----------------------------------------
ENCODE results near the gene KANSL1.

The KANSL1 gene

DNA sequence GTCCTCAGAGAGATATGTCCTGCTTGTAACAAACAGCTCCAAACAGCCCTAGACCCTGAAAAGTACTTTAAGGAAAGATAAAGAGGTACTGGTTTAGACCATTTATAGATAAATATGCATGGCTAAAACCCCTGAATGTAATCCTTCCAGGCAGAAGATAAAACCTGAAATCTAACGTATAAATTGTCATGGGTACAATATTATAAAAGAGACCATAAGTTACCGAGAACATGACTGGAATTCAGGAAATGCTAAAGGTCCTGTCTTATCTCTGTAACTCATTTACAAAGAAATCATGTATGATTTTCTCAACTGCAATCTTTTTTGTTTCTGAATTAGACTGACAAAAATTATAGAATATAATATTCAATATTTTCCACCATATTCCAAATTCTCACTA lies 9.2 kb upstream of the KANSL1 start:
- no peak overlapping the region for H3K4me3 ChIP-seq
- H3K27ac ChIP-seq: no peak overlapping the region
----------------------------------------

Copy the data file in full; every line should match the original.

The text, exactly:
ENCODE results near the gene KANSL1.

The KANSL1 gene

DNA sequence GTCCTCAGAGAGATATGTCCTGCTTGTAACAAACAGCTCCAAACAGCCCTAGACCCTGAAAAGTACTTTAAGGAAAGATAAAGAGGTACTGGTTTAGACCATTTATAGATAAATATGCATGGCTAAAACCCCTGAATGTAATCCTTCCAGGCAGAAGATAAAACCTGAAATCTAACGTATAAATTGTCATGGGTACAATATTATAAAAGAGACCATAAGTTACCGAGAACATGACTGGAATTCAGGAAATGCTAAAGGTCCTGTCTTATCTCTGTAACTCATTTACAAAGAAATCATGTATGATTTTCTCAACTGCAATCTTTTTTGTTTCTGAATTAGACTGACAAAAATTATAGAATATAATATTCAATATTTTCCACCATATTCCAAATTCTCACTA lies 9.2 kb upstream of the KANSL1 start:
- no peak overlapping the region for H3K4me3 ChIP-seq
- H3K27ac ChIP-seq: no peak overlapping the region